Earlier this year, we asked if oil would reach $200 per barrel by year’s end. Short of a sudden and dramatic crisis in the Middle East, that now seems impossible. The rising prices themselves put some long-overdue breaks on consumption—and now the economic crunch is continuing that trend even as prices fall again. From the Houston Chronicle, Oct. 30:
Prices at the pump: how low will they go?
Crude oil’s fall and a drop in demand could keep rolling those numbers back
Amid the recent avalanche of bleak economic news, one small bright spot has emerged: Gasoline has gotten a lot cheaper.
After topping $4 nationwide this summer, pump prices are down more than a dollar a gallon in the past month alone and even have fallen below $2 in parts of the country, including some stations in Houston.
Prices are likely to decline further in coming weeks as plunging oil prices, a seasonal drop in demand and a historic pullback in consumption by U.S. motorists this year continue to weigh on prices.
Yet cheaper fuel may not be enough to lure Americans back to their old gas-guzzling ways. Even as prices plummeted in recent weeks, U.S. drivers continued using less gasoline than they did a year ago.
The trend reflects not only the hard economic times, but fuel-saving changes made by some Americans in response to record fuel prices. Whether it holds, however, may depend on where gas prices settle.
On Thursday, the average U.S. price for regular fell 4 cents to $2.55 a gallon, and by more than 3 cents in Houston to $2.29 a gallon, according to AAA’s Daily Fuel Gauge Report.
The national average price has fallen six straight weeks and now sits at its lowest point since March 2007, according to the federal Energy Information Administration. Earlier this month, the average slipped below $3 a gallon for the first time since February.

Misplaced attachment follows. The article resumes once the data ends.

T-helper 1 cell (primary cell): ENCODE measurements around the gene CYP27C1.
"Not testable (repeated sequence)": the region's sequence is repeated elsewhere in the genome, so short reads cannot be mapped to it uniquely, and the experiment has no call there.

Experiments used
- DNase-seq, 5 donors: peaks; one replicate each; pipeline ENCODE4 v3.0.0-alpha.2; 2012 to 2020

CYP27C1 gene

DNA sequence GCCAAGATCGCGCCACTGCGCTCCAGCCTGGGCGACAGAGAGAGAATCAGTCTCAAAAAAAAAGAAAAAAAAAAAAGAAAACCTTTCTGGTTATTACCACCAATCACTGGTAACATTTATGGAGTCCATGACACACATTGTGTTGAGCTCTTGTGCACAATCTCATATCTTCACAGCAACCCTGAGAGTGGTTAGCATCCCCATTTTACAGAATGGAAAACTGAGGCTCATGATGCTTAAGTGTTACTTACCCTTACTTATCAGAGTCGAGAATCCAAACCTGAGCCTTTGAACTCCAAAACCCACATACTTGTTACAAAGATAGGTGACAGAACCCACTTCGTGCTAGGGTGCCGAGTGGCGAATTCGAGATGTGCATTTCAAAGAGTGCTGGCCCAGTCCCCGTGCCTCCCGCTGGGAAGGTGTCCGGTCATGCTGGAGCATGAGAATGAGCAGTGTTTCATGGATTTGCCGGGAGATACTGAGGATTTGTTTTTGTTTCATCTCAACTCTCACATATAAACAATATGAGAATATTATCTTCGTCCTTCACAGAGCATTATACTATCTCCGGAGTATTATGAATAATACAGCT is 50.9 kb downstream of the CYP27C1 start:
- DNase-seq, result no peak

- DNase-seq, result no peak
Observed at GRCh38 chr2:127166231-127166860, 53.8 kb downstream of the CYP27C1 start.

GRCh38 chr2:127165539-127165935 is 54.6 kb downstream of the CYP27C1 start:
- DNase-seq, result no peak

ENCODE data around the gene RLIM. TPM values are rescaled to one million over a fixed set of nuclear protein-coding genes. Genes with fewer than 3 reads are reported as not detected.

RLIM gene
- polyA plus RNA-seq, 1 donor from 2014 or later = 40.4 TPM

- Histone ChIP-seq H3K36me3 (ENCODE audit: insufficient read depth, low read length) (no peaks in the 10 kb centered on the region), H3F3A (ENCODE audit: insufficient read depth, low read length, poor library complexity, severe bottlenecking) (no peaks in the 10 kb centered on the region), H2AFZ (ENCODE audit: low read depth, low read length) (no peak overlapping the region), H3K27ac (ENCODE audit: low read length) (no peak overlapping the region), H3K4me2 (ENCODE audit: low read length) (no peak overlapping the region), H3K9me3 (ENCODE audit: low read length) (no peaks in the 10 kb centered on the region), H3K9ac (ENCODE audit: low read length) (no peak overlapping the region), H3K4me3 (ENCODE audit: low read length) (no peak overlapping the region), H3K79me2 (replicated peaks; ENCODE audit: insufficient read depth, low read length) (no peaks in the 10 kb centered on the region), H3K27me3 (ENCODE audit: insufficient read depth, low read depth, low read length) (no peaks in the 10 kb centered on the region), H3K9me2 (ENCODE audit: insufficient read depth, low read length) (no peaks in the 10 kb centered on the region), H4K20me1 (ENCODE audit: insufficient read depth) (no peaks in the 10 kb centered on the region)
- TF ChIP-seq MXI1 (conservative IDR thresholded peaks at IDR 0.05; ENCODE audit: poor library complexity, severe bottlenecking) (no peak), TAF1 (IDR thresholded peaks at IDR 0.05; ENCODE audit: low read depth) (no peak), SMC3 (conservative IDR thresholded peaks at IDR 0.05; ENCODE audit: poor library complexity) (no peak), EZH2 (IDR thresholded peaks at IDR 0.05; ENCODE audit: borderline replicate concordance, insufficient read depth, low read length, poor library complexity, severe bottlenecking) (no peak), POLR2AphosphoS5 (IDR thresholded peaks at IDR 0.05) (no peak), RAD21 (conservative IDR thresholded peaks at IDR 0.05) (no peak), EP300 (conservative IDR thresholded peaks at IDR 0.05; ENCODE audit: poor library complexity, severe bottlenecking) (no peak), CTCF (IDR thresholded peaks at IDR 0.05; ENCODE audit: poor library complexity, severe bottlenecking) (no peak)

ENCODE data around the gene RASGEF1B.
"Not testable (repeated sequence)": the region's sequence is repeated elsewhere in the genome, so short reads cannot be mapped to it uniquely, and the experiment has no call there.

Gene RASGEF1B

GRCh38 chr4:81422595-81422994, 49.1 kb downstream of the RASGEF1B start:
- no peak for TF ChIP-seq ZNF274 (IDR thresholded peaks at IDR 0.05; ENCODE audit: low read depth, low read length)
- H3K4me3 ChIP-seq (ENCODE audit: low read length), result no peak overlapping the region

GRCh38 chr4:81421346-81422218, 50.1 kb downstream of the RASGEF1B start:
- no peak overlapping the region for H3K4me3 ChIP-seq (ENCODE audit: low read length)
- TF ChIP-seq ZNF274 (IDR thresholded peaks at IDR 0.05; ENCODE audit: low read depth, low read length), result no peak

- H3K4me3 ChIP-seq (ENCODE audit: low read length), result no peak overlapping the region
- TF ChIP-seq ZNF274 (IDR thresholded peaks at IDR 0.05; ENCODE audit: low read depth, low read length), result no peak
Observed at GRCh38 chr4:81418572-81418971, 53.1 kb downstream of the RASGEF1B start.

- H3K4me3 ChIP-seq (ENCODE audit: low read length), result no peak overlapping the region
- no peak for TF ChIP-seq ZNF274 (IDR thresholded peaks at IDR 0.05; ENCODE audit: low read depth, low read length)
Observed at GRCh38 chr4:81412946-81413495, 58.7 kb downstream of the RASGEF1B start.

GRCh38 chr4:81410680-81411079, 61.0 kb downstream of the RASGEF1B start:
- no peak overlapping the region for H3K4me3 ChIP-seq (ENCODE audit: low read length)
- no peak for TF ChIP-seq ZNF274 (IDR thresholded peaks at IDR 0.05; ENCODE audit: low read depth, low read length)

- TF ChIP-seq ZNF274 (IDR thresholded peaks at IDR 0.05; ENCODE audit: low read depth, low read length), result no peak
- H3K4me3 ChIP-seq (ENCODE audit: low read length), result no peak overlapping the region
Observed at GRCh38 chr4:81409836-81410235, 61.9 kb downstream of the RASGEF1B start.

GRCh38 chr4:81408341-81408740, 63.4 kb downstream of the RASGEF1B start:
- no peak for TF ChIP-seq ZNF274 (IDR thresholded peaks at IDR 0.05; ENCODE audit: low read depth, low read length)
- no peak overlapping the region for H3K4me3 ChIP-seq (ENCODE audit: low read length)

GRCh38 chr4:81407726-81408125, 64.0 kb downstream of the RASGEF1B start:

While pump prices typically drop in the fall and winter following peak demand periods in the summer, the recent decline is sharper than normal.
It comes after the price of crude oil — which accounts for about half the price of gasoline — has sunk to less than half its July record of $145 per barrel. On Thursday, light, sweet crude for December delivery closed down $1.54 to $65.96 a barrel.
Pump prices are also weaker because demand is down. The slowing economy has put thousands of Americans out of work and off the roads. In addition, many U.S. drivers are trading trucks and SUVs for more fuel-efficient vehicles and are taking other steps to conserve following price shocks at the pump.
The “peak oil” crowd is of course predicting that the price will soon rise again, and they could be right. But note that even the evidence they marshal in defense of their prediction implies the price will rise again as a matter of policy—not geology. An Oct. 31 Wall Street Journal piece, “Peak Oil: Are Oil Prices Destined to Rise Again?”, is excerpted on the Peak Oil News website:
Crude oil futures continued down on Friday, spooked by the dim outlook for the U.S. economy. That’s precisely what makes it likely oil prices will rebound next year.
Big oil companies are already finding it harder to maintain, let alone increase, production. Chevron doubled its third-quarter net profit, but said production fell 5.7% in the quarter, after ExxonMobil reported an 8% production drop yesterday.
Falling oil prices are only going to accelerate that trend, analysts warn, at a time when OPEC is accelerating output cuts and production declines at oil fields around the world is apparently increasing.
Big oil as a whole needs oil prices of about $82 a barrel next year to fund their plans for new investment in oil exploration and production, Credit Suisse says in a new report. Right now, the consensus forecast of about $75 oil means overall, oil companies will suspend some marginal projects, as Shell has already announced with Canadian tar sands.